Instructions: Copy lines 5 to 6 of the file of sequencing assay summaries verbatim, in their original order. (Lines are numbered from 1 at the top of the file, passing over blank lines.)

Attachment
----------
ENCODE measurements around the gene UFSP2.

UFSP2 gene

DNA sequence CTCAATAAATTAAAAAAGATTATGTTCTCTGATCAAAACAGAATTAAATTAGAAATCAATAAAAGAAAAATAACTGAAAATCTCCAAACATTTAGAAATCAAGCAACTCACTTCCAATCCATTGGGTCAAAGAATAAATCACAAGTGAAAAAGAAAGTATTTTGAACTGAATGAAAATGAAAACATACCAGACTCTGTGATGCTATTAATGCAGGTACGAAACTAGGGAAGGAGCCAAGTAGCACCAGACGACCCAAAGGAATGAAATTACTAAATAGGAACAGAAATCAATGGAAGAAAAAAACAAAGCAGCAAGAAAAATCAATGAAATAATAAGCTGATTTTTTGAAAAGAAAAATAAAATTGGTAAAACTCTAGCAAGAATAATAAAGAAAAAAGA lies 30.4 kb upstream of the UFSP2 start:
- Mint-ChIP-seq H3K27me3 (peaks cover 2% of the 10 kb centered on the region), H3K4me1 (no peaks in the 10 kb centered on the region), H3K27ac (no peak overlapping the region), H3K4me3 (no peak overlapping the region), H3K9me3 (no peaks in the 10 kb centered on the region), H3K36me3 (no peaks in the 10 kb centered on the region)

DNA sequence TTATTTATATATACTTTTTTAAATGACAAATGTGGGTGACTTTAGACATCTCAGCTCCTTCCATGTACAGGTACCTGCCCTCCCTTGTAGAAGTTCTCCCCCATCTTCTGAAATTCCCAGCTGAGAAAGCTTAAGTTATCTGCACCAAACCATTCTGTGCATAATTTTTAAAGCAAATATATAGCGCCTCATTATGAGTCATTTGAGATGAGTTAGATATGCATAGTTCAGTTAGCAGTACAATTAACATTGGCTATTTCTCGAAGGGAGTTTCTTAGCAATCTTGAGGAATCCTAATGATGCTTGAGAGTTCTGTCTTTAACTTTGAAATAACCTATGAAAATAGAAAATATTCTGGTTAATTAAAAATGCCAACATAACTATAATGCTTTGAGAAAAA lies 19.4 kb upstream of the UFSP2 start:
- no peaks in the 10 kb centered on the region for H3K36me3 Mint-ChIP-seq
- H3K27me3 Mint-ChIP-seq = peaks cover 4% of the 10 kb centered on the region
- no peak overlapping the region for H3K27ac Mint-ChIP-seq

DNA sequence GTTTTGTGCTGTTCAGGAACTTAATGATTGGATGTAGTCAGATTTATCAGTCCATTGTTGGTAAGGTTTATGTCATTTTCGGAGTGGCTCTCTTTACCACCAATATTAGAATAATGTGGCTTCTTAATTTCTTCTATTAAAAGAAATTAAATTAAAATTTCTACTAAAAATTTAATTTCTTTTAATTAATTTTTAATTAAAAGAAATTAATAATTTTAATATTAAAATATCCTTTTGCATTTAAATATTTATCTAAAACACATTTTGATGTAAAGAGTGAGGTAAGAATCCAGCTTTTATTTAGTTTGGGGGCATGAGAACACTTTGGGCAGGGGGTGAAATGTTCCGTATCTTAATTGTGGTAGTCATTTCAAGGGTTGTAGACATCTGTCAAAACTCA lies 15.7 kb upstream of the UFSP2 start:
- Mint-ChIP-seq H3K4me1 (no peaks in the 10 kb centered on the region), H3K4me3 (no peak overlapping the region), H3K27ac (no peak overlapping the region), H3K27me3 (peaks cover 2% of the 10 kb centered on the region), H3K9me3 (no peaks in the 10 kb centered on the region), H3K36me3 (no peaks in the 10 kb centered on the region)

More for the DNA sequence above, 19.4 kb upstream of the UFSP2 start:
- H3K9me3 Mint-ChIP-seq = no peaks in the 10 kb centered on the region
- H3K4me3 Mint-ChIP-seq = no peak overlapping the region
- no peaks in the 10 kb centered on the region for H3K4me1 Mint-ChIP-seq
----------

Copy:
DNA sequence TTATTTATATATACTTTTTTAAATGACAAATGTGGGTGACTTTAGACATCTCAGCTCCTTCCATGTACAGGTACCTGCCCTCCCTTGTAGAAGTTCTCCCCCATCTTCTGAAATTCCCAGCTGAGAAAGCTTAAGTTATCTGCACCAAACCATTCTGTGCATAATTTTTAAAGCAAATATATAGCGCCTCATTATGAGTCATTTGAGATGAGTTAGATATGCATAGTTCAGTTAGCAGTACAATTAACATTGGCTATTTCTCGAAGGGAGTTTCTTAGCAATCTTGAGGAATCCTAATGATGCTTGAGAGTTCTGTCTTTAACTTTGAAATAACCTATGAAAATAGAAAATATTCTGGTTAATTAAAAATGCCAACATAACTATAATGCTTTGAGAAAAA lies 19.4 kb upstream of the UFSP2 start:
- no peaks in the 10 kb centered on the region for H3K36me3 Mint-ChIP-seq